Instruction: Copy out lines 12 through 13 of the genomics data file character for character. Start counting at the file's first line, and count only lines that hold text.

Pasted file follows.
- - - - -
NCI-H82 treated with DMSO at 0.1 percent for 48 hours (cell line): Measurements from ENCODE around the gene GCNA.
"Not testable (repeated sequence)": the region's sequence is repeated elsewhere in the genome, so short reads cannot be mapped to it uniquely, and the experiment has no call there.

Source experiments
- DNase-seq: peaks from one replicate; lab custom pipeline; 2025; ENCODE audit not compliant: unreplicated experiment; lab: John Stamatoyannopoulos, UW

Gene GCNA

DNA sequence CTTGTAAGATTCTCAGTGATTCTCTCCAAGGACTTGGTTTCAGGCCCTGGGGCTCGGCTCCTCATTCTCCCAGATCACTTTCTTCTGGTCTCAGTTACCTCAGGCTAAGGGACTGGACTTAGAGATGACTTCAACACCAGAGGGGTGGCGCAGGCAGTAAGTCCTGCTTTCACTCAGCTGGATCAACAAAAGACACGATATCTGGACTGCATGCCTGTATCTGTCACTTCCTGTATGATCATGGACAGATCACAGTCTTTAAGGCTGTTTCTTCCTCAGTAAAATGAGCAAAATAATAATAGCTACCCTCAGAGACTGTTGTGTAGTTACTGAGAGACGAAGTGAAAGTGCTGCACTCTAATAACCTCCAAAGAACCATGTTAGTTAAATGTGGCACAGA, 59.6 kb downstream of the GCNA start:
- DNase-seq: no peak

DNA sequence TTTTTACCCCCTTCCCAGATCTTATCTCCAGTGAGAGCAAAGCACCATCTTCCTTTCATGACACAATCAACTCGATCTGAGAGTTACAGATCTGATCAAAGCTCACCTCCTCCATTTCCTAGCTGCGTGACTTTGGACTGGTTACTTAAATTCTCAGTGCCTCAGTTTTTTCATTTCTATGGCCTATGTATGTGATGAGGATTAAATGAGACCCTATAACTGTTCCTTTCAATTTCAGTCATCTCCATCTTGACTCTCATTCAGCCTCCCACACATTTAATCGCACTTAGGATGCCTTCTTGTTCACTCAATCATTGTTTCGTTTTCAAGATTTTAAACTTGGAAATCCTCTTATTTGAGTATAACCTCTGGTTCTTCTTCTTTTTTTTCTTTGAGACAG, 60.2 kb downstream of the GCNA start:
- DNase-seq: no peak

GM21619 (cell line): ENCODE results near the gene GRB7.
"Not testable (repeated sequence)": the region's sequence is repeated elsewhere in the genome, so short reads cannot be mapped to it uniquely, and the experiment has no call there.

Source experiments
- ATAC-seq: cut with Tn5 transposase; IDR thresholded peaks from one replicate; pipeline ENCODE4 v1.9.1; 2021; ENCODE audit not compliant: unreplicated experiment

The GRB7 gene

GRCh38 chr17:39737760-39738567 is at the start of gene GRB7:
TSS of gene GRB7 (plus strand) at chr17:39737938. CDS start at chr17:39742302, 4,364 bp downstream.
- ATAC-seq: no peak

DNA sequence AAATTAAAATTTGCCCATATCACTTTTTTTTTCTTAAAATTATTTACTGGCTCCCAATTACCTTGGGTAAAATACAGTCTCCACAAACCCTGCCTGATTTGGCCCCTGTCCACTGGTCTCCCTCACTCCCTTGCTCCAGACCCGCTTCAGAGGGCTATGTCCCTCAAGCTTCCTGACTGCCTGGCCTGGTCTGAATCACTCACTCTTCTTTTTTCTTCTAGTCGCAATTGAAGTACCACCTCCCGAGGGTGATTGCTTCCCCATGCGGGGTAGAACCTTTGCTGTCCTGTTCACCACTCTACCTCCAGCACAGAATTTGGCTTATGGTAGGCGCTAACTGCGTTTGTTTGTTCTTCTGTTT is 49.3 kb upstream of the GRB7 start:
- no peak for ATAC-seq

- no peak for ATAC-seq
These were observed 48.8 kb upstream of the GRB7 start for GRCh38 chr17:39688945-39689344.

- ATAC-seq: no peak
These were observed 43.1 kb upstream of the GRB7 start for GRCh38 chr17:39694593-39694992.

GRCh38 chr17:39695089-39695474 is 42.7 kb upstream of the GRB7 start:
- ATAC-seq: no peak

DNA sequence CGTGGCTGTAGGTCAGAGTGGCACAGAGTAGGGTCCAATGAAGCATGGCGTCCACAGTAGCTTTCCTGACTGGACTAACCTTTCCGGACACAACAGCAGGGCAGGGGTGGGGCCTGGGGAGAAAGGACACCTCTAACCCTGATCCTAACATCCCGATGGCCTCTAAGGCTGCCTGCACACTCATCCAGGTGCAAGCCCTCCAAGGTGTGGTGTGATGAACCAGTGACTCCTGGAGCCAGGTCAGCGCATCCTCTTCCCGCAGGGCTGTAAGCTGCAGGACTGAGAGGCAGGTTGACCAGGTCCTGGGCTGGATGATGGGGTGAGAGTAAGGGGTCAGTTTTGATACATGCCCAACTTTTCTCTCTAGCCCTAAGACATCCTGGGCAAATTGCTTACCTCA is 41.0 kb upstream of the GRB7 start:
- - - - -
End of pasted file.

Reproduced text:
Source experiments
- ATAC-seq: cut with Tn5 transposase; IDR thresholded peaks from one replicate; pipeline ENCODE4 v1.9.1; 2021; ENCODE audit not compliant: unreplicated experiment